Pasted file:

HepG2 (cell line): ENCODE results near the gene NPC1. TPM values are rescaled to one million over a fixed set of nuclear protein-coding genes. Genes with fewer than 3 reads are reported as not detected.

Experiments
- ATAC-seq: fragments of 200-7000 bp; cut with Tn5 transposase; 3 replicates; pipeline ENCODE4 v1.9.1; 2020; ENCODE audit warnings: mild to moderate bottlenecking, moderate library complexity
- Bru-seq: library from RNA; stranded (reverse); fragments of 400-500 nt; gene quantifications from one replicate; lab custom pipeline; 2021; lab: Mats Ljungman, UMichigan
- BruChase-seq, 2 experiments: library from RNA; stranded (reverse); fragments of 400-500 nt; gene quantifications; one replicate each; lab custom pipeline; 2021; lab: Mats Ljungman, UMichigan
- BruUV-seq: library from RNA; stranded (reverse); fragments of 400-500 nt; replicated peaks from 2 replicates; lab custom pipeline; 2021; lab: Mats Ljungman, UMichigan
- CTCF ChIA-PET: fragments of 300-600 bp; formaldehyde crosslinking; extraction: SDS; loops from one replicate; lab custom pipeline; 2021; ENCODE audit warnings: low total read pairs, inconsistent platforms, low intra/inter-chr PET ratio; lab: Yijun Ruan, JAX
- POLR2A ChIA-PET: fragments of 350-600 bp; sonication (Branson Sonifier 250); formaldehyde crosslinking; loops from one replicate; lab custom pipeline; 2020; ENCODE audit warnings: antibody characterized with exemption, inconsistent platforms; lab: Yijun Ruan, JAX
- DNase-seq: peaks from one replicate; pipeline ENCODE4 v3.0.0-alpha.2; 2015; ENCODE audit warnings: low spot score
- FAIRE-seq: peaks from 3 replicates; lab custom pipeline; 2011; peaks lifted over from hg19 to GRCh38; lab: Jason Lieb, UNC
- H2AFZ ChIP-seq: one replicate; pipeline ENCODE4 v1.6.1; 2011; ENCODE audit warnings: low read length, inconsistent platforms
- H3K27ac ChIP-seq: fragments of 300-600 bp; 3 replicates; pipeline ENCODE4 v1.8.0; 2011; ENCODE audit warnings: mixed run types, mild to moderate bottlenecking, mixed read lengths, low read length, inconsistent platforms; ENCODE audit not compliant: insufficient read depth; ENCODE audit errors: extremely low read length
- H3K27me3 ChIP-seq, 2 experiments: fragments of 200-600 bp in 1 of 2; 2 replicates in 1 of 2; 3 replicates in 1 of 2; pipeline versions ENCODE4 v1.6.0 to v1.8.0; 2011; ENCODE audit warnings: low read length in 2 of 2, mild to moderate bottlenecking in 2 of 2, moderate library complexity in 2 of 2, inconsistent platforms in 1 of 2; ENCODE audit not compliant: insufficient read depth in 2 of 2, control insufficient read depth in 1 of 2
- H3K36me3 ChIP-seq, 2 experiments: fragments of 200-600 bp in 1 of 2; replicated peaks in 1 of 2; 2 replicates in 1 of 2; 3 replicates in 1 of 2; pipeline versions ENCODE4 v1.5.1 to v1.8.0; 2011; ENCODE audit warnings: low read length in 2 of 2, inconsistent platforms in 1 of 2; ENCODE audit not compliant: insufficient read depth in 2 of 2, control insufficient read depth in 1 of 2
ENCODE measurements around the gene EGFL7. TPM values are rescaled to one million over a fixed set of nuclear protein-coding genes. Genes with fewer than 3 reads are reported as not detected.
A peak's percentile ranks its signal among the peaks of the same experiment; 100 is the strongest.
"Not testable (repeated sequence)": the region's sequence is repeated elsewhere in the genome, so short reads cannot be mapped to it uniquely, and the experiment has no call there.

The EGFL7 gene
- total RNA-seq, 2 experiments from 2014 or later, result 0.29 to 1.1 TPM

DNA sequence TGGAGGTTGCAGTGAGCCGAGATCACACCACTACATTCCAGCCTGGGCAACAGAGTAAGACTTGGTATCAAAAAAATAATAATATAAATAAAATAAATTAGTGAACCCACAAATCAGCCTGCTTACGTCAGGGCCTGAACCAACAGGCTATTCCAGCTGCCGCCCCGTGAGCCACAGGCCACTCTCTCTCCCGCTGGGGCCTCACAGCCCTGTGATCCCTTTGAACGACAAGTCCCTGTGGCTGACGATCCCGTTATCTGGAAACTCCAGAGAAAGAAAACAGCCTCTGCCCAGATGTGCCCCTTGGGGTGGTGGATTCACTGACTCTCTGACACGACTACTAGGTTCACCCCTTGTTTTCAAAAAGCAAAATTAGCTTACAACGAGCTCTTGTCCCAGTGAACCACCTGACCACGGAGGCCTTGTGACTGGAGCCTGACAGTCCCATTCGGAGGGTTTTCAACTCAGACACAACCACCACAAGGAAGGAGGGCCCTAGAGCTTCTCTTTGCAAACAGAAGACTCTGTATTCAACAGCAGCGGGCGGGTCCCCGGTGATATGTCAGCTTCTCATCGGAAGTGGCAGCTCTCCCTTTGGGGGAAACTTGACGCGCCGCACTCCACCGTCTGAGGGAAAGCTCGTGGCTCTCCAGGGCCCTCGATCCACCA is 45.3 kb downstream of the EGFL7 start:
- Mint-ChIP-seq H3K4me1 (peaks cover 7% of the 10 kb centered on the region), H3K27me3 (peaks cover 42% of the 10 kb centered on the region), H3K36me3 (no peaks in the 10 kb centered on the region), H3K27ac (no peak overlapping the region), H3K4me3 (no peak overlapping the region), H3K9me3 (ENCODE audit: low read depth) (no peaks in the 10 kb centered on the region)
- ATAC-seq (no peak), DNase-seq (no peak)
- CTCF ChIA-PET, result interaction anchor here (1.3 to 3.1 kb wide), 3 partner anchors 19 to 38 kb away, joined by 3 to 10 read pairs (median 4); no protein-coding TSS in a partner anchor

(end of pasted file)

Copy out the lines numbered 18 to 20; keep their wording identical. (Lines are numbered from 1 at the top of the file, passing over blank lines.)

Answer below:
The EGFL7 gene
- total RNA-seq, 2 experiments from 2014 or later, result 0.29 to 1.1 TPM

DNA sequence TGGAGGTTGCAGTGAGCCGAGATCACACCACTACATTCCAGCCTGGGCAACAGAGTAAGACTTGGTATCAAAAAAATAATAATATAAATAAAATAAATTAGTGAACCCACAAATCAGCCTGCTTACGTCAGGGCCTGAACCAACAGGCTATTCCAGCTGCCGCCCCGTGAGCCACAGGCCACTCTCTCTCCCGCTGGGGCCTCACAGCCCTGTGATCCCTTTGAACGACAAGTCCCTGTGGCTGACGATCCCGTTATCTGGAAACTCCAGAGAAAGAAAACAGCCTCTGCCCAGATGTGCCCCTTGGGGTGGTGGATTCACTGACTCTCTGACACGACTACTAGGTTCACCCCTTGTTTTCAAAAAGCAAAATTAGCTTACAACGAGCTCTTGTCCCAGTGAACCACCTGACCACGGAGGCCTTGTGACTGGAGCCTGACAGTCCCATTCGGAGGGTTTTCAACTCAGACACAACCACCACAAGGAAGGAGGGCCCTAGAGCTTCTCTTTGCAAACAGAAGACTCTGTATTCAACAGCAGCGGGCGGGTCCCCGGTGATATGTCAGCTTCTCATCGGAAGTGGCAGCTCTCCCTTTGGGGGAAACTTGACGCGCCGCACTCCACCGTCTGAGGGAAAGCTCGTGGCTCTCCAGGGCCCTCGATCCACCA is 45.3 kb downstream of the EGFL7 start: